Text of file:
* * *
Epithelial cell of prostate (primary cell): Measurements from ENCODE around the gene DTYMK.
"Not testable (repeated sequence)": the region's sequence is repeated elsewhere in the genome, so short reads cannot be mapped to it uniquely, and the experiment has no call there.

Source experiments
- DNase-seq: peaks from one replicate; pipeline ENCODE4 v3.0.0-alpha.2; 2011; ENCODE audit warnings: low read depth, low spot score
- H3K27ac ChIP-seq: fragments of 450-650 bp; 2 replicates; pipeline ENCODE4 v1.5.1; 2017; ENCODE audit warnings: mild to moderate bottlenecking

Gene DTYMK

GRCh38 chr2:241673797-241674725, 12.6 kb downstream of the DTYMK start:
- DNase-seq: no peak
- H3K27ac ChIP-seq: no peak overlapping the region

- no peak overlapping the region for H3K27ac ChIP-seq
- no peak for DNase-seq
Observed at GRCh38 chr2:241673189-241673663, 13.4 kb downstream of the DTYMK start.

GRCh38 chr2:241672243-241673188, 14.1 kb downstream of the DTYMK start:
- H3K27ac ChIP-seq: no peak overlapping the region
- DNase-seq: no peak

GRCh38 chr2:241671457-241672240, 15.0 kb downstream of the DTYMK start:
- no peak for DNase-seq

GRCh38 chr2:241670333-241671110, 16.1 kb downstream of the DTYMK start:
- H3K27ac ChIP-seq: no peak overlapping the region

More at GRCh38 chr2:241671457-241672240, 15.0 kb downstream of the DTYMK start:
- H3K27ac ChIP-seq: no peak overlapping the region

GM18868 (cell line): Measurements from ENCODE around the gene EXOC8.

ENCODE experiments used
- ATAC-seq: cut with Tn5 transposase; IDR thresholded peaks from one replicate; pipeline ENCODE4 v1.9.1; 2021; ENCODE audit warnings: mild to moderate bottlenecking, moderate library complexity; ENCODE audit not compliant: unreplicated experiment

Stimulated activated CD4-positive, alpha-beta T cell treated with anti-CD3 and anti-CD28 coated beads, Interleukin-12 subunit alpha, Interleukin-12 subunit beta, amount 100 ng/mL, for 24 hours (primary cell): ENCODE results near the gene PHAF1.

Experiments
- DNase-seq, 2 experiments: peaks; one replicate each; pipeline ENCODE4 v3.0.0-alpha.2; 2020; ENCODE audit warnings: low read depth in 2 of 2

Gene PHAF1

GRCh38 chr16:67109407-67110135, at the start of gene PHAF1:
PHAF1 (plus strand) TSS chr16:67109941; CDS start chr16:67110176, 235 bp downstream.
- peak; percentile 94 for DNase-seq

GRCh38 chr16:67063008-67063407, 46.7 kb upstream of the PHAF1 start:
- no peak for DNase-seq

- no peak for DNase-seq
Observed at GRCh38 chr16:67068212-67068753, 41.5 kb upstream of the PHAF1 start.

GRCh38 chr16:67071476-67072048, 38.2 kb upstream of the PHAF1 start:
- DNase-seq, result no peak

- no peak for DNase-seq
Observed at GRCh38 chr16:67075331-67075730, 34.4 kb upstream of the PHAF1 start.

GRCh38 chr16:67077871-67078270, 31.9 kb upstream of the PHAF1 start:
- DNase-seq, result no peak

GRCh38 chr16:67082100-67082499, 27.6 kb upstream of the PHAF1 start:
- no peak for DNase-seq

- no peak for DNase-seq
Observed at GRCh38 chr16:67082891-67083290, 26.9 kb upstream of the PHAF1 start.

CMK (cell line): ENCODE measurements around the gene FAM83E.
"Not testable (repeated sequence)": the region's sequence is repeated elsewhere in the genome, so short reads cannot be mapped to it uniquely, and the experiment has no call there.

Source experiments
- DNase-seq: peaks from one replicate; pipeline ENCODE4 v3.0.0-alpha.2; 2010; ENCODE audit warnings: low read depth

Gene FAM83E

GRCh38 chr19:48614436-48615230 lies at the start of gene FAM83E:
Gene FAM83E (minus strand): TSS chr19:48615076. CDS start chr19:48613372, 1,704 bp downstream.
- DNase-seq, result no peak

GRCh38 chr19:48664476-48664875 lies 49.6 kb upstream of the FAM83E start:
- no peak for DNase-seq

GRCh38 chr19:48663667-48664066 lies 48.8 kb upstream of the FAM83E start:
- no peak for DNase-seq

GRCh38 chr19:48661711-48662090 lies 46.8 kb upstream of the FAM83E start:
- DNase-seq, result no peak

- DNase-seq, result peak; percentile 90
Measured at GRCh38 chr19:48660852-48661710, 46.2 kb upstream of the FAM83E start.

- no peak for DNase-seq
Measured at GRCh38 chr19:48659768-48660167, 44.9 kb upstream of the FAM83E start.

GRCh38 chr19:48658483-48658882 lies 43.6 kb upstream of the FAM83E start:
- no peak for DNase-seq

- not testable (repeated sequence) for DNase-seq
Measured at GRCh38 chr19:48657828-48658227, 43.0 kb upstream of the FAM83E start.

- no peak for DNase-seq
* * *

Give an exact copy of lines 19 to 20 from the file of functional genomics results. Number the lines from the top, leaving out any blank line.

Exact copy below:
- H3K27ac ChIP-seq: no peak overlapping the region

More at GRCh38 chr2:241671457-241672240, 15.0 kb downstream of the DTYMK start: